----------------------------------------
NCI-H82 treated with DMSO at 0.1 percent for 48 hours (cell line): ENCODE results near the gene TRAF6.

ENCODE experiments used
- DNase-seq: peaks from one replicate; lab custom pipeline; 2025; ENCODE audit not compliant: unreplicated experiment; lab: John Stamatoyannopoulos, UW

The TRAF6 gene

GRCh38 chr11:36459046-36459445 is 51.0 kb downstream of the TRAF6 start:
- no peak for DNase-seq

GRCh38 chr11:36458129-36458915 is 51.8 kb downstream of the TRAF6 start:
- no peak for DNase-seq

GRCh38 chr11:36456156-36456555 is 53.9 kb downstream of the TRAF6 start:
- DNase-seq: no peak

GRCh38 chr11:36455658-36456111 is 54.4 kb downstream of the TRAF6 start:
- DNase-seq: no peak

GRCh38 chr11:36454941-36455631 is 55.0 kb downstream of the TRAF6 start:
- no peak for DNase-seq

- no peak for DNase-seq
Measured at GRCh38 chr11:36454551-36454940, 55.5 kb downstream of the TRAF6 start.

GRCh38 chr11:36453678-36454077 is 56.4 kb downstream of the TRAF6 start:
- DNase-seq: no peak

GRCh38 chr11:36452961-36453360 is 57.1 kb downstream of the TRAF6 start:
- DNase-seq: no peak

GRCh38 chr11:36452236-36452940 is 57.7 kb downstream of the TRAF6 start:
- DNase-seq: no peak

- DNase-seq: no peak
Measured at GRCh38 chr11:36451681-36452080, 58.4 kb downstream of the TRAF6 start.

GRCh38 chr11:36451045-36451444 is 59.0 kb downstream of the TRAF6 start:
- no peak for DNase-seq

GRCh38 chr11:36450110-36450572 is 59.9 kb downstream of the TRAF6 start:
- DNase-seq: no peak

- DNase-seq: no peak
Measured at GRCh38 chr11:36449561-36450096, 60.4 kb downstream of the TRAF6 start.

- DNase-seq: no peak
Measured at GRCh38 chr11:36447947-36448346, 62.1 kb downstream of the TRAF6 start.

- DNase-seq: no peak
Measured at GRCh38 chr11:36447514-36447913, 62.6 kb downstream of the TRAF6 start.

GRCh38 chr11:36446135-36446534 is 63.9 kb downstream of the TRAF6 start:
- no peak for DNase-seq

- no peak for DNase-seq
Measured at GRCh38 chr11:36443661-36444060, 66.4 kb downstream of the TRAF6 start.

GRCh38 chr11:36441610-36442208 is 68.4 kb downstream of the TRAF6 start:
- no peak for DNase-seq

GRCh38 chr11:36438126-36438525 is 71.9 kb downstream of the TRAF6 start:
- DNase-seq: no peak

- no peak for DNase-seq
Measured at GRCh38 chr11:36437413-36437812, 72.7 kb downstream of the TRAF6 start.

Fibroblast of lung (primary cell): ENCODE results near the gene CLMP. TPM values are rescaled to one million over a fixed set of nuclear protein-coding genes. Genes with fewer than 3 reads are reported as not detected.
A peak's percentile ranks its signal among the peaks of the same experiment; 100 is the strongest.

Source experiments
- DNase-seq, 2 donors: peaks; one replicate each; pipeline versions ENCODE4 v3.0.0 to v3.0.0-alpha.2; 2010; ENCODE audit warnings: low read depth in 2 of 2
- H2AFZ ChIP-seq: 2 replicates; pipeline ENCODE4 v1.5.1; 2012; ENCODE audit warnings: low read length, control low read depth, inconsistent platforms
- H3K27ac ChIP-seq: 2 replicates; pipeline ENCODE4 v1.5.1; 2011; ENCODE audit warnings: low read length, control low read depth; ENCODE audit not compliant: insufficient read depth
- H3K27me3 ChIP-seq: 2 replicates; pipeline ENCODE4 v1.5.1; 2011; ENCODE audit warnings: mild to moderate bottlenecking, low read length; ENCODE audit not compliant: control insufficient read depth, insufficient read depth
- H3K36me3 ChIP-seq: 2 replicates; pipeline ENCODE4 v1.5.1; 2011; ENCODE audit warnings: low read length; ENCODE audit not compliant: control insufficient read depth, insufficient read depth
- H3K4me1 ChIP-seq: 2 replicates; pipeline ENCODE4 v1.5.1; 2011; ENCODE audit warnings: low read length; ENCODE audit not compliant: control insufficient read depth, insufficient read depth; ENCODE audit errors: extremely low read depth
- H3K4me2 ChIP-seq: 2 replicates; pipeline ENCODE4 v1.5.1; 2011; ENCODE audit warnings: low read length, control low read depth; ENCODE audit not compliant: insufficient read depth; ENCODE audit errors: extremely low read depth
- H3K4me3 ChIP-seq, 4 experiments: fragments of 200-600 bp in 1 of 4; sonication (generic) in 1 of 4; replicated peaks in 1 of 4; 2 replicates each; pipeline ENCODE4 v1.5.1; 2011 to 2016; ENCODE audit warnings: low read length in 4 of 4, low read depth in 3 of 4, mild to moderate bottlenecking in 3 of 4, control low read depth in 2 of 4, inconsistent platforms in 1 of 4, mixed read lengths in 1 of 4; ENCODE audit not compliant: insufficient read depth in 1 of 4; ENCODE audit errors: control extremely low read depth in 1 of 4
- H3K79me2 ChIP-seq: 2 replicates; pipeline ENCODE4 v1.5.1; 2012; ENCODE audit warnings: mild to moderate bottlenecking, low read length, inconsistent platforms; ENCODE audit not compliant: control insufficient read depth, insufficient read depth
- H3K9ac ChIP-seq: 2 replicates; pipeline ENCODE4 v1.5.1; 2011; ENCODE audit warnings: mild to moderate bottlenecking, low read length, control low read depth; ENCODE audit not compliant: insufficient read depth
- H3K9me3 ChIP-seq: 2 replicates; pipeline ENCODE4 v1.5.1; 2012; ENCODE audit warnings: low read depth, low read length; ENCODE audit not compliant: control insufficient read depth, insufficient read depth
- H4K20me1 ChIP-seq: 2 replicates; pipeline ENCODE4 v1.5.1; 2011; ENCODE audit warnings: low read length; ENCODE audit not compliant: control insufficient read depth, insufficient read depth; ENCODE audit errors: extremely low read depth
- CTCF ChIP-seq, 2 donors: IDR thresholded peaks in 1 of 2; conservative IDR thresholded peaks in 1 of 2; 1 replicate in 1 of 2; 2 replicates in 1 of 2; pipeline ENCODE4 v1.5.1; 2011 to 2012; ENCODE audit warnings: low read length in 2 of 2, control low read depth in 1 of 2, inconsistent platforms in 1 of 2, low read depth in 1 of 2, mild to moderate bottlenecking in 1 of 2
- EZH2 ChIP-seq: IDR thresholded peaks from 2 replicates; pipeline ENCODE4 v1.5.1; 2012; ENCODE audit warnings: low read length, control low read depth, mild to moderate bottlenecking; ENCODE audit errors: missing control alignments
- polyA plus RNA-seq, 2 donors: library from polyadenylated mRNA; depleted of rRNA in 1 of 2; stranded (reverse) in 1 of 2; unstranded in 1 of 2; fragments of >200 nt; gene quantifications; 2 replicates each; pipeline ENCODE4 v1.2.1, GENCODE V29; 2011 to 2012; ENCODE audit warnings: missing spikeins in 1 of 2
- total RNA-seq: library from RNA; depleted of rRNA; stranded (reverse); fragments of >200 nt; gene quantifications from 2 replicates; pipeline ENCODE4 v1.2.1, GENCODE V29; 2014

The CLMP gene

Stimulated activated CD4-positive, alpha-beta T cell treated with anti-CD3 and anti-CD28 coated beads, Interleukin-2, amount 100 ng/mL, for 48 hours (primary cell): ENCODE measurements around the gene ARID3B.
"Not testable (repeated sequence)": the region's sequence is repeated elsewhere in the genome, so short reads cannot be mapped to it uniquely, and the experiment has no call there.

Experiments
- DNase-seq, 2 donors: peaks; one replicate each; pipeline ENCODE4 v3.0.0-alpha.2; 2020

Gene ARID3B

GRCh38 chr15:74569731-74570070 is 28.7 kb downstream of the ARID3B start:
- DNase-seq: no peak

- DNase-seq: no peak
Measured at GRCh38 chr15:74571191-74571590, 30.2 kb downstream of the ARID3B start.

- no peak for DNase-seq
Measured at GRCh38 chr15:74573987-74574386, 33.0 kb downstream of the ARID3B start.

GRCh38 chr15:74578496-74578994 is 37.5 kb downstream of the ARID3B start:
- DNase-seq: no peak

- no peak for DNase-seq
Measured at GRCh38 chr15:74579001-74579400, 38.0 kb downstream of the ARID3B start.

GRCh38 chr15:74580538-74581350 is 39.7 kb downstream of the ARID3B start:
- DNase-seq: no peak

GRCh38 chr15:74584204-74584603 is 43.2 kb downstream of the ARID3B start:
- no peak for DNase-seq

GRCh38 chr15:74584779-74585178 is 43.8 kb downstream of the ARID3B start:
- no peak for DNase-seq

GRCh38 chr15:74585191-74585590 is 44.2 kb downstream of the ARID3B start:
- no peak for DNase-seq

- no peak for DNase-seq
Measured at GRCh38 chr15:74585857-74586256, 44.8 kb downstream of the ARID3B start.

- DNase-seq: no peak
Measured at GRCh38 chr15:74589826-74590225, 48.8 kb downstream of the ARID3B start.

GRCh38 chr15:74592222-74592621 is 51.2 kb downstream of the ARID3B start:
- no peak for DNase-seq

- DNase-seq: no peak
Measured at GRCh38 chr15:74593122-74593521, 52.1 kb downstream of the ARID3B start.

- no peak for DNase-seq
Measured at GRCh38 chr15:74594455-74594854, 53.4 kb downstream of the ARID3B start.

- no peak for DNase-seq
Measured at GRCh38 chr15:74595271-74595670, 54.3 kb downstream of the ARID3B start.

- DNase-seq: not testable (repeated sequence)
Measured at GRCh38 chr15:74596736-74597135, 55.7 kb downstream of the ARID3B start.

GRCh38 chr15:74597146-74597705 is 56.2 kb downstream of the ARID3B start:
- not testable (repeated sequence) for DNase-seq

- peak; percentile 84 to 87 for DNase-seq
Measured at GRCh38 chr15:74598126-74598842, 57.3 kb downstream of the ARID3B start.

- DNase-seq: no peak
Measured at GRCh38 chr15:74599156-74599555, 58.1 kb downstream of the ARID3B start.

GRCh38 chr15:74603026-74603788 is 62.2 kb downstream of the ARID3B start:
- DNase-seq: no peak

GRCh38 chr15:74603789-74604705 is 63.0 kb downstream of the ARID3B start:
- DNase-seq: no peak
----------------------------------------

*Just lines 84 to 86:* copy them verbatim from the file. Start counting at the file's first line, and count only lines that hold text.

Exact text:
GRCh38 chr15:74584779-74585178 is 43.8 kb downstream of the ARID3B start:
- no peak for DNase-seq

GRCh38 chr15:74585191-74585590 is 44.2 kb downstream of the ARID3B start: